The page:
Michigan baseball coach Rich Maloney made it the team motto before the season began:
Those who stay will be champions.
But at the beginning of the season, the Wolverines had the dubious task of following their first 40-win season in 16 years with a roster marked with reminders of those who didn’t stay:
Chris Getz – team leader in batting average (.381), hits (88) and steals (29).
Clayton Richard – team leader in ERA (2.43) and second in saves (five).
Derek Feldkamp – team leader in wins (nine) and saves (six).
And even though a baseball team is more than three players, these weren’t just three ordinary players.
Without arguably its best position player and top two pitchers, Michigan looked young and vulnerable, and at the beginning of the season, it showed. In 2005, the Wolverines entered conference play with a 16-3 record. This season: 11-7.
For a time it looked bleak for those who did stay, notably for three fifth-year seniors: Paul Hammond, Jeff Kunkel and Drew Taylor.
Hammond had a 1-3 record with a 4.94 ERA.
Taylor was also 1-3, and his ERA was an astronomical 7.71 ERA.
Only Kunkel was having marginal success compared to where he was after the same number of games in 2005. He was second on the team in on-base percentage (.462) and just sixth on the team in batting average (.311). Last season, his batting average was 57 points higher after the same amount of games.
With a less than stellar start in the conference (1-3), I had already determined Michigan was out of the Big Ten race – picking the team to finish a paltry fifth in the conference.
Those who stay will underachieve.
But the tide turned quickly – very quickly. Soon, the Wolverines won three out of four against Minnesota and swept Ohio State on consecutive weekends – the two symbols of Big Ten supremacy through the ’90s and into the new century.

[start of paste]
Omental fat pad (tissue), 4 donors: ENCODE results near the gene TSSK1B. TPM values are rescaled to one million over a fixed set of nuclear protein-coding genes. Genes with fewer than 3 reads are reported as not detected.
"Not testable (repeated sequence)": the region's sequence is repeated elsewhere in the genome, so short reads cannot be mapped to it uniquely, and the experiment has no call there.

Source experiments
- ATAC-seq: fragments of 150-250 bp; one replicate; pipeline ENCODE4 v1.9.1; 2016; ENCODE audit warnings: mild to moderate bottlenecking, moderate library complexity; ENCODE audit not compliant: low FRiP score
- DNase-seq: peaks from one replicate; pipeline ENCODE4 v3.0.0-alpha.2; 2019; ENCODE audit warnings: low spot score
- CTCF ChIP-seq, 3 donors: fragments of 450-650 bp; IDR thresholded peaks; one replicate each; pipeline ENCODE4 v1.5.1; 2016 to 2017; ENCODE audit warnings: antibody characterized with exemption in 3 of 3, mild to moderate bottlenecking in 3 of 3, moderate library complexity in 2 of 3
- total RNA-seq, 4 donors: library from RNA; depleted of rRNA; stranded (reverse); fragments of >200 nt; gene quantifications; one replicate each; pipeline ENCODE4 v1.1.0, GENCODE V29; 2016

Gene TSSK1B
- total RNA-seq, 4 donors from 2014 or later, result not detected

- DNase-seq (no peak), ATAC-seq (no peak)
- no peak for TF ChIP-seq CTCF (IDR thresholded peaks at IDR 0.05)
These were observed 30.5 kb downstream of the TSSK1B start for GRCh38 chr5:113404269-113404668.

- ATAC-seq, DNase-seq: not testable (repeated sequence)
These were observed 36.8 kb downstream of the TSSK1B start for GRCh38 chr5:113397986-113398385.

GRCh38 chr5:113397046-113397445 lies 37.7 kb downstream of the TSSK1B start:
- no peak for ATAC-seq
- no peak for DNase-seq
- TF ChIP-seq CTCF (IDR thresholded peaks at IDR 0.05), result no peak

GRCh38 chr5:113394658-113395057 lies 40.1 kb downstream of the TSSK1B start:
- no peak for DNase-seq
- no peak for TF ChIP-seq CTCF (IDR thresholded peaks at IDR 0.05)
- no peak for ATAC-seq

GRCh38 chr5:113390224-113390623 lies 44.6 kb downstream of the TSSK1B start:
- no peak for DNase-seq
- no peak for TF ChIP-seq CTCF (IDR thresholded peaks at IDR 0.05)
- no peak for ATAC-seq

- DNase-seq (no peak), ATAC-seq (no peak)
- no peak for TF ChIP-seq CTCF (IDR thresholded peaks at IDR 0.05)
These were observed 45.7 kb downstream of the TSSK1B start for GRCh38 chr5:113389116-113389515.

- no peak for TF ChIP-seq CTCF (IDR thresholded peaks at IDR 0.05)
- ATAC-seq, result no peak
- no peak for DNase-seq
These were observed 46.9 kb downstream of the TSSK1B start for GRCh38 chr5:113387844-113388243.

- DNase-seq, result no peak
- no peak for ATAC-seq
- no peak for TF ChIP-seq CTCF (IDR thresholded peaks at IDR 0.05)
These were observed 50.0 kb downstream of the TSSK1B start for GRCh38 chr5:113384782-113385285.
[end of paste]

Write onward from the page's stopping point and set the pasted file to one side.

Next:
That stretch would catapult Michigan to a more than impressive 23-9 finish in the Big Ten and its first regular-season conference title since 1997.
Just one weekend later, the Wolverines would add a conference tournament title to its legacy – the program’s first since 1999.
Michigan’s 180 degree turn from a middle-of-the-pack team to the kings of the Big Ten hill can be attributed partly to young and inexperienced players maturing over time.
Still, without the leadership of players like Hammond, Kunkel and Taylor – those who stayed – that maturity would have taken longer to develop and a Big Ten championship may have already been out of reach.
These three co-captains have seen the drastic change this program has gone through since they were freshmen, and they weren’t about to let the story of their college career finish without a happy ending.
How did they finish the year?
Hammond finished the season 8-4 and second on the team in ERA (2.36) while also being voted by his teammates as the team’s top pitcher.
Taylor wrapped up his season with a 6-4 record and dropped his ERA to a more respectable 4.94 ERA.
Kunkel was second on the team in batting average (.335) and overall hits (77). He was voted the top position player by his fellow teammates.
And those who stayed became champions.
– Bosch can be reached at email@example.com